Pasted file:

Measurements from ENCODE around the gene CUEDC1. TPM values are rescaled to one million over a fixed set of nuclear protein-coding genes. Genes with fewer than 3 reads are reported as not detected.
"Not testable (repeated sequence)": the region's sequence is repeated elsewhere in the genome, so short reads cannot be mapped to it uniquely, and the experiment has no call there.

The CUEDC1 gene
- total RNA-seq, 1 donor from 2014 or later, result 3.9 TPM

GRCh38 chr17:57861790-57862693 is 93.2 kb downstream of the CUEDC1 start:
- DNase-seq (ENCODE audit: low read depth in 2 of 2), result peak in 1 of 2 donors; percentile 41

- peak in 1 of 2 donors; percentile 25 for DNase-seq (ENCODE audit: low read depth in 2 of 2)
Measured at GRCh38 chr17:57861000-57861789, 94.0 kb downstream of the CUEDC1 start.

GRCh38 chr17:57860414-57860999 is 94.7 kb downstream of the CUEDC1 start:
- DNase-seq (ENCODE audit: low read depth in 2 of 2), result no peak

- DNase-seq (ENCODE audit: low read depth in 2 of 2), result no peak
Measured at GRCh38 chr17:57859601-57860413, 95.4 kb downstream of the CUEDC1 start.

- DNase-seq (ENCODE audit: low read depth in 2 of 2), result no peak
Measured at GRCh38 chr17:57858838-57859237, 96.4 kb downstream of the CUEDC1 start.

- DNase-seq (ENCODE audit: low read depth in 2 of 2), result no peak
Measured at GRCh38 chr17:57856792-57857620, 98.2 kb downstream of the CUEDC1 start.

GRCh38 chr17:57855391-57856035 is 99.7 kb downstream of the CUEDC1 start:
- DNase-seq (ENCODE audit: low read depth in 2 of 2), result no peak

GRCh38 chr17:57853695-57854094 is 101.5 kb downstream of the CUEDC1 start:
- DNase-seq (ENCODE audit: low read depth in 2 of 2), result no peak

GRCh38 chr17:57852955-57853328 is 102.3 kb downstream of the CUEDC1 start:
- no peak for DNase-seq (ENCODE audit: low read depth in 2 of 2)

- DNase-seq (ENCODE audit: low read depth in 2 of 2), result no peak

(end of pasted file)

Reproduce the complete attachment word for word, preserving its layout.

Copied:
Measurements from ENCODE around the gene CUEDC1. TPM values are rescaled to one million over a fixed set of nuclear protein-coding genes. Genes with fewer than 3 reads are reported as not detected.
"Not testable (repeated sequence)": the region's sequence is repeated elsewhere in the genome, so short reads cannot be mapped to it uniquely, and the experiment has no call there.

The CUEDC1 gene
- total RNA-seq, 1 donor from 2014 or later, result 3.9 TPM

GRCh38 chr17:57861790-57862693 is 93.2 kb downstream of the CUEDC1 start:
- DNase-seq (ENCODE audit: low read depth in 2 of 2), result peak in 1 of 2 donors; percentile 41

- peak in 1 of 2 donors; percentile 25 for DNase-seq (ENCODE audit: low read depth in 2 of 2)
Measured at GRCh38 chr17:57861000-57861789, 94.0 kb downstream of the CUEDC1 start.

GRCh38 chr17:57860414-57860999 is 94.7 kb downstream of the CUEDC1 start:
- DNase-seq (ENCODE audit: low read depth in 2 of 2), result no peak

- DNase-seq (ENCODE audit: low read depth in 2 of 2), result no peak
Measured at GRCh38 chr17:57859601-57860413, 95.4 kb downstream of the CUEDC1 start.

- DNase-seq (ENCODE audit: low read depth in 2 of 2), result no peak
Measured at GRCh38 chr17:57858838-57859237, 96.4 kb downstream of the CUEDC1 start.

- DNase-seq (ENCODE audit: low read depth in 2 of 2), result no peak
Measured at GRCh38 chr17:57856792-57857620, 98.2 kb downstream of the CUEDC1 start.

GRCh38 chr17:57855391-57856035 is 99.7 kb downstream of the CUEDC1 start:
- DNase-seq (ENCODE audit: low read depth in 2 of 2), result no peak

GRCh38 chr17:57853695-57854094 is 101.5 kb downstream of the CUEDC1 start:
- DNase-seq (ENCODE audit: low read depth in 2 of 2), result no peak

GRCh38 chr17:57852955-57853328 is 102.3 kb downstream of the CUEDC1 start:
- no peak for DNase-seq (ENCODE audit: low read depth in 2 of 2)

- DNase-seq (ENCODE audit: low read depth in 2 of 2), result no peak